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Home / Science / How to understand one of Stephen Hawking's theses – according to an expert

How to understand one of Stephen Hawking's theses – according to an expert

The deceased physicist Stephen Hawking made a great contribution to cosmology during his lifetime, but failed to solve all the secrets of the universe. Now one of the last papers he has ever worked on has been published – and it brings some new ideas about the size and shape of the cosmos. But what does research say and how important are the results?

Our conventional image of cosmology is that our universe began with a big bang and then had a period of very rapid expansion, known as inflation. This created the seeds of the large, smooth (ish) universe in which we live today. The problem is that inflation has a problem with stopping.

This is because inflation in the early Universe was actually determined by the strange rules of quantum mechanics that led to unexpected behaviors. For example, quantum mechanics allows particles to come into existence from the vacuum at random and then disappear again, a property known as quantum fluctuation. In the early universe, quantum fluctuations could have caused some parts of the universe to suddenly inflate faster than others.

This means that most of the explicit descriptions of inflation have the characteristic that inflation may end in some regions, it continues in others, so that the universe as a whole "blooms forever". That is, we should live in a tiny pocket of a "multiverse" of parallel universes in which inflation has ceased and stars have formed. However, the entire multiverse constantly creates new and bloating universes that grow like a fractal.

Fractals are often used to explain how the multiverse can behave.
Created by Wolfgang Beyer / wikipedia CC BY-SA

Such a universe would be very uneven – and that's the aspect Hawking's paper looks at. If we thought of the universe as a balloon, it would be even inflation if the balloon were inflated quickly. But the perpetual inflation would look like a small spot on the balloon would suddenly cease to be elastic and would not expand. As the rest of the balloon is still expanding, this would result in a very spiky surface overall.

The theories of eternal inflation and the multiverse are powerful, as they can quite conveniently explain the existence of conscious beings like us, when coupled with the "anthropic principle." Essentially, this means that the universe, to exist, must be fairly close to the universe. For example – if planets do not form, then it's hard to see how life might exist, or at least parody Star Trek – life as we know it.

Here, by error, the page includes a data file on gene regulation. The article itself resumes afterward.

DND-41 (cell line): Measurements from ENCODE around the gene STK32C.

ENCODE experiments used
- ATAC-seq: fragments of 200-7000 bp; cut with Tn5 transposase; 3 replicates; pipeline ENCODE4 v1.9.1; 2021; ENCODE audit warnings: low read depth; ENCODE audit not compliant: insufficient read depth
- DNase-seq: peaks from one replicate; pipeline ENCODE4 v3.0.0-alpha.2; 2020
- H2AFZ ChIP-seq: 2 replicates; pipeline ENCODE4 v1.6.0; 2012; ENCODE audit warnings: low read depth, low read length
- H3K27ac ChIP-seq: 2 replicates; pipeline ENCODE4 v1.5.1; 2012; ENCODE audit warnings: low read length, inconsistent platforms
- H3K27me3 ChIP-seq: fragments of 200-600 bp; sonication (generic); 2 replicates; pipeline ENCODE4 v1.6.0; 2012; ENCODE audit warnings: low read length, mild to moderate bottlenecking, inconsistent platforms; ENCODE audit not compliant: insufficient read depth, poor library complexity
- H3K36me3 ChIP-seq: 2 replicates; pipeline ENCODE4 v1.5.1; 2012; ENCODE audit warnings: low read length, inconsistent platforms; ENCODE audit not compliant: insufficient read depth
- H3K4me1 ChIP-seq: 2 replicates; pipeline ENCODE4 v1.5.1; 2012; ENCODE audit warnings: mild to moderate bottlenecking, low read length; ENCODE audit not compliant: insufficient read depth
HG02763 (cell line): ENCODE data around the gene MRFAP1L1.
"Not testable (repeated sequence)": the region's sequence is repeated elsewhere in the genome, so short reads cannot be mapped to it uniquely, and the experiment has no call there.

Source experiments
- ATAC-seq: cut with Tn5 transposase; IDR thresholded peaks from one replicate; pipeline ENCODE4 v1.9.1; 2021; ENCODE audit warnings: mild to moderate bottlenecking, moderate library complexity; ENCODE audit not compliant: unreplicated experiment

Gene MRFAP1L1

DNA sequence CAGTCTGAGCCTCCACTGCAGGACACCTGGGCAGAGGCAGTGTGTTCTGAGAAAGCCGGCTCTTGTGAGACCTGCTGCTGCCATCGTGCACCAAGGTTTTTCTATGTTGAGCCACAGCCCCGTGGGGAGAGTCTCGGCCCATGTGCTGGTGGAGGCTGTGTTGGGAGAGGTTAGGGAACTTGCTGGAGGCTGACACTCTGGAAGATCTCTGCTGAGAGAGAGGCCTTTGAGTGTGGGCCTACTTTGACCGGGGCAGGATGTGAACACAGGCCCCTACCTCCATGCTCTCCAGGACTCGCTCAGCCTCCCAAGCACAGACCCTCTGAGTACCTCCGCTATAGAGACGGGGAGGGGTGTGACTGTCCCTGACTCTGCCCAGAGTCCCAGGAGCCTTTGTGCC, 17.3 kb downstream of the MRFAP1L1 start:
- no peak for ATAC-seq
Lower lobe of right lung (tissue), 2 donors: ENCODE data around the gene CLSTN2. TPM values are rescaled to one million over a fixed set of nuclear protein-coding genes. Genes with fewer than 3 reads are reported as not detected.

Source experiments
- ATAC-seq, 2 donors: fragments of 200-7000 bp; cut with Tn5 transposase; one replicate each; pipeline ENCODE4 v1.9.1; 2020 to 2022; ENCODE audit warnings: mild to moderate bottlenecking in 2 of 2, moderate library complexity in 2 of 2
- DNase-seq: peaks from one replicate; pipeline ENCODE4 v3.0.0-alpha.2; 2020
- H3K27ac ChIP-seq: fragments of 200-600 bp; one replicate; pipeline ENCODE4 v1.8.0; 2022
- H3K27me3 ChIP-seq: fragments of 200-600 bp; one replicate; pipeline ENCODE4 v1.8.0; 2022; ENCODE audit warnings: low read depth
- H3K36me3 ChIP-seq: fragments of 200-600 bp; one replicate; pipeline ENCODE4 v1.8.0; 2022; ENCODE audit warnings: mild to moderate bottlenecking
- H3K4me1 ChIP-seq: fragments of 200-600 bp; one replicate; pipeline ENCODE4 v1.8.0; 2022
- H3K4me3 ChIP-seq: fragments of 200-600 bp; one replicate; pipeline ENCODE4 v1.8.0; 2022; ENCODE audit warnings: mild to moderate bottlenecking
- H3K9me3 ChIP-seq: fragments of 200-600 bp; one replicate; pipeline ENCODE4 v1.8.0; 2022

If there is only one universe, it would be very unlikely that it would become just like our own. However, if there are an infinite number of universes, it makes sense that at least one of them would contain life.

Taming the Infinity

But is that enough of an explanation of the cosmos? After all, we have never seen one of these infinite parallel universes. In the new work, published in the Journal of High Energy Physics, Hawking and his colleague Thomas Herzog from the Belgian University of KU Leuven use a toy model for our universe to study its structure.

They use a technique known as holography – which mathematically reduces three-dimensional spaces to two-dimensional projections on a surface – to try to calculate what the universe looks like. Hiding a whole dimension makes it much easier to do such modeling. Considering the possibility of random quantum fluctuations, they consider the likelihood that the multiverse is like a spiky balloon while being smoother in its shape and that the universe prefers to be smooth. This suggests that perpetual inflation may not be the preferred outcome that the scientists originally thought.

Instead, the duo argues that the multiverse is not infinite, though there is likely to be more than one universe. But the existence of a smaller number of possible parallel universes is preferable to an infinite number – it means that we could try to pinpoint what and where they are. We could also investigate if they left any traces of the radiation left over from the Big Bang, which makes the theory much easier to test.

While this is just a toy model that directly addresses the notion of perpetual inflation within a quantum, the cosmological environment is new and intriguing. Whether Hertog can now express these ideas in a prediction for the search for signs of other universes remains to be seen.

Although this is Hawking's latest release, at the end of his life he also worked on many other theories. So he tried together with the cosmologists Malcolm Perry from the University of Cambridge and Andy Strominger from Harvard University to find out if physical information in a black hole could permanently disappear – a question that have raised his previous research. Further work from this collaboration will be released, so we have not heard the last of Hawking yet.

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